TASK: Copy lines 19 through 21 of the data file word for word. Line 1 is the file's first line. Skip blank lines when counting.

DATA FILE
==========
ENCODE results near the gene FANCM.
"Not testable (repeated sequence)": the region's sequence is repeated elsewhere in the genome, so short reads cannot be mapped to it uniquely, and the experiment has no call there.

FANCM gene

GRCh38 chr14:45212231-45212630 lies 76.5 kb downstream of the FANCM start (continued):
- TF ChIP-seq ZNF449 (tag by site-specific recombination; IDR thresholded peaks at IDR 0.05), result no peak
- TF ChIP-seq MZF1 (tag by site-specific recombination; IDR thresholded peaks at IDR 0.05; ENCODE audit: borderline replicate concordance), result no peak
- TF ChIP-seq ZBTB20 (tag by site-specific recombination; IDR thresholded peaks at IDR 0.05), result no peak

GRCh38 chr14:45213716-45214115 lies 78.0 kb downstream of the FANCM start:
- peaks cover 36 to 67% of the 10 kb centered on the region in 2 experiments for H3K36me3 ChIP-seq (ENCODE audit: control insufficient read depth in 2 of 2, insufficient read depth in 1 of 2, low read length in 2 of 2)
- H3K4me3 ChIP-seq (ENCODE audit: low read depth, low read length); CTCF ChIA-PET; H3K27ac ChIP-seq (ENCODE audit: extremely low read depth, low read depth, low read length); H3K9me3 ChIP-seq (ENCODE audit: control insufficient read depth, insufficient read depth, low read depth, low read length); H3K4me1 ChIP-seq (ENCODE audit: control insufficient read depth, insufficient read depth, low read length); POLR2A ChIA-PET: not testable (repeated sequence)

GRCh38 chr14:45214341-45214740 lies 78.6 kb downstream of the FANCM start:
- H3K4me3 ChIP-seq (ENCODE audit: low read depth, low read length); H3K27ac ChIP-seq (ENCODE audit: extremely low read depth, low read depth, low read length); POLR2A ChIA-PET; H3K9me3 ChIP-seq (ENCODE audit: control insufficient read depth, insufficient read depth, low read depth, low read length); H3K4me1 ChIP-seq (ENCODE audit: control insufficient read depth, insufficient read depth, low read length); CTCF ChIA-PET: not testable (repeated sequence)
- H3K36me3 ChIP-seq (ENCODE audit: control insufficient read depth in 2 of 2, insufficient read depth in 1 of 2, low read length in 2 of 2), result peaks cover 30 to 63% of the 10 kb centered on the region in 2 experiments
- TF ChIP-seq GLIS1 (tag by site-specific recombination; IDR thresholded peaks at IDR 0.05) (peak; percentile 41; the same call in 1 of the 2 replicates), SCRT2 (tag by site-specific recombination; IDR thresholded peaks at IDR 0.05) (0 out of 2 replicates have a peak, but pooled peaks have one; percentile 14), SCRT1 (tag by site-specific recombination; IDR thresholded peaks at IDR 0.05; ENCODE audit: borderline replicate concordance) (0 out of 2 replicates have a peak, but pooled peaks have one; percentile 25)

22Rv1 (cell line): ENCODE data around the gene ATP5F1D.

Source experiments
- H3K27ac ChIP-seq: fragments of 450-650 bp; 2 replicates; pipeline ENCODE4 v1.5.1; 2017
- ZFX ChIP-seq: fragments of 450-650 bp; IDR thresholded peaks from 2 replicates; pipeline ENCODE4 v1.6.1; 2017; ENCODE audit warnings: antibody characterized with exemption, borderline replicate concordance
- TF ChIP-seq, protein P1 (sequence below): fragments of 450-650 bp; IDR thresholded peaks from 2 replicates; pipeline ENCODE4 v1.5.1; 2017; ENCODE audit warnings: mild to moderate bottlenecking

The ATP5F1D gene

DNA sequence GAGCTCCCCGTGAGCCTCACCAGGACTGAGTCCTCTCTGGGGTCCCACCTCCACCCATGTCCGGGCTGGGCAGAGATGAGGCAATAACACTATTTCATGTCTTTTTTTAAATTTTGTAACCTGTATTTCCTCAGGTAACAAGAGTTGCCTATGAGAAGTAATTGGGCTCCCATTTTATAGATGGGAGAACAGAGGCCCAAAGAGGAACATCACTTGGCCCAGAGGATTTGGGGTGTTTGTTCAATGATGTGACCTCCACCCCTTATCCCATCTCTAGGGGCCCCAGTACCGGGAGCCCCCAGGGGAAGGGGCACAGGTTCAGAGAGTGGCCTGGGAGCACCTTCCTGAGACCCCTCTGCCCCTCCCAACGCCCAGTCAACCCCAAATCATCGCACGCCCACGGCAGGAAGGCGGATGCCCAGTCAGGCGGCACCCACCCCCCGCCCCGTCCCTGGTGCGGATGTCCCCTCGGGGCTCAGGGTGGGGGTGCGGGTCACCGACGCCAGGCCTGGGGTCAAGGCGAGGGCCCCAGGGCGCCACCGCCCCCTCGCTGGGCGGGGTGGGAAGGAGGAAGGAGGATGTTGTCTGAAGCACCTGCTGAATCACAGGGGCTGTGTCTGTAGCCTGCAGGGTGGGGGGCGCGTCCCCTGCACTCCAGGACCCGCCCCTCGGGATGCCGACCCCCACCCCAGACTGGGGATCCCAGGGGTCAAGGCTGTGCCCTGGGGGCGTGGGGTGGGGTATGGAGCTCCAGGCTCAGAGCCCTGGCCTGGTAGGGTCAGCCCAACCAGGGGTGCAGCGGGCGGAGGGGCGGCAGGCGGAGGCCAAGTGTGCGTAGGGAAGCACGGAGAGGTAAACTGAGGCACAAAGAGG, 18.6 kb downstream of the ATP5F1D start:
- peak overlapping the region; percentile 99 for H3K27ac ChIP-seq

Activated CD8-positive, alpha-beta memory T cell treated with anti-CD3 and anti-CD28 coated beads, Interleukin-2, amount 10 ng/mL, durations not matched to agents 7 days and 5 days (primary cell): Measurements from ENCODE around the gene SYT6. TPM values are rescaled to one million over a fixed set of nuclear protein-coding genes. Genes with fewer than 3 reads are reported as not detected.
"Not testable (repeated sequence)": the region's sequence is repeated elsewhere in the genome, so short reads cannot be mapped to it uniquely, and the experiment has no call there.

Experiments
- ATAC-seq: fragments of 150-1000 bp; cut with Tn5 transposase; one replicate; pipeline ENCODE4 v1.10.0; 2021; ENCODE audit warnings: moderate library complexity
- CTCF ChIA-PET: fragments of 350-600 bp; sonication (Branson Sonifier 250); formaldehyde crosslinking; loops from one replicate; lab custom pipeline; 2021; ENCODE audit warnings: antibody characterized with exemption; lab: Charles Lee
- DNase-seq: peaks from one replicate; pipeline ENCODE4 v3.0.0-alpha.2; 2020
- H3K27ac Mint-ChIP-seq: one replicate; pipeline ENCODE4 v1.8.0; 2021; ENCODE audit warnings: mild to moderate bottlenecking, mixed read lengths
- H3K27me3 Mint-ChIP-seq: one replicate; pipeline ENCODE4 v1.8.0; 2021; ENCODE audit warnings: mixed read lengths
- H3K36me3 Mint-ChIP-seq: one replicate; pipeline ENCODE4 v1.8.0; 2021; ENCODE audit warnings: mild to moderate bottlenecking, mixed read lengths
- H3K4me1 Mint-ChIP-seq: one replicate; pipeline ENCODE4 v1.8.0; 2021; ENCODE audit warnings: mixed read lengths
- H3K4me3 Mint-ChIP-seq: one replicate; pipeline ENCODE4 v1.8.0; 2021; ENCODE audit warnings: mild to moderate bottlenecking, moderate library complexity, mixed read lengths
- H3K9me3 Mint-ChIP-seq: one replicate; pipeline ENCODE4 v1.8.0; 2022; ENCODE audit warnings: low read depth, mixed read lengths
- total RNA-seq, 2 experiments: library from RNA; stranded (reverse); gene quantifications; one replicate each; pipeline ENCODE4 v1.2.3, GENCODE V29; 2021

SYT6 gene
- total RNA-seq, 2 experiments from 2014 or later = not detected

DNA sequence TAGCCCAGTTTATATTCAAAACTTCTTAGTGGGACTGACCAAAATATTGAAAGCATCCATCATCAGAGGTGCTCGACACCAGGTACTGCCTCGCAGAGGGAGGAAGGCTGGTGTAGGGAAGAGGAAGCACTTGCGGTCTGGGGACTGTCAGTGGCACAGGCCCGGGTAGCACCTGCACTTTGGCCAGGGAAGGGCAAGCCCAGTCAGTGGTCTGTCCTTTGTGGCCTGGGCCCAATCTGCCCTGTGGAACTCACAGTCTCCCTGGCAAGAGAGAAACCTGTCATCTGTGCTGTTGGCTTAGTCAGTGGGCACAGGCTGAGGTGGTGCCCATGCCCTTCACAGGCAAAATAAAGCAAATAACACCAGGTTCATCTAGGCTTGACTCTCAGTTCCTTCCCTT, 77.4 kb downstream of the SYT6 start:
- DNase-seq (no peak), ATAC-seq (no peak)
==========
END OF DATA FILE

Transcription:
- TF ChIP-seq, protein P1 (sequence below): fragments of 450-650 bp; IDR thresholded peaks from 2 replicates; pipeline ENCODE4 v1.5.1; 2017; ENCODE audit warnings: mild to moderate bottlenecking

The ATP5F1D gene

DNA sequence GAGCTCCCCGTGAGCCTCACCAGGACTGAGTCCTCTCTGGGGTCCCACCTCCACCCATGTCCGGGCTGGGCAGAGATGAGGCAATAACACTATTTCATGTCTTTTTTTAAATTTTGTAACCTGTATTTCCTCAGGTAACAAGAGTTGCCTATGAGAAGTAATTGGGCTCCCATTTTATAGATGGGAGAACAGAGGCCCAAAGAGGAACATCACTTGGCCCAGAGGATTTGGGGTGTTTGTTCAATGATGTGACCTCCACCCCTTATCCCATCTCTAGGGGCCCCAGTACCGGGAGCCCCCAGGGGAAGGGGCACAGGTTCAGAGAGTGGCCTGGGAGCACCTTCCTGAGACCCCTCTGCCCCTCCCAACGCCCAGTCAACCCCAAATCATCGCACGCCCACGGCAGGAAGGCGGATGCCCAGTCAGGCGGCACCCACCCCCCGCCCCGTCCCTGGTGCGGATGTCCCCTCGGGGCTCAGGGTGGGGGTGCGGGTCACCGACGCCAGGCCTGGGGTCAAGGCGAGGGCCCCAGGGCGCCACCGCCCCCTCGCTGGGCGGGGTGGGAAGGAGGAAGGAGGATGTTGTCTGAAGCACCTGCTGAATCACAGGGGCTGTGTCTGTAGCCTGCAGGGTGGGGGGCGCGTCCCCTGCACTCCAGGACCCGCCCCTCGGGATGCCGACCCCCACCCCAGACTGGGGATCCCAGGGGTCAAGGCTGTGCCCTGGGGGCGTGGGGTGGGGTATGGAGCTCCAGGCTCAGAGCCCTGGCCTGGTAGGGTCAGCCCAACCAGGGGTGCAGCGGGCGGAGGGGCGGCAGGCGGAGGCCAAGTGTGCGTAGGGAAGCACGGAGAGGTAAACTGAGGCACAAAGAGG, 18.6 kb downstream of the ATP5F1D start: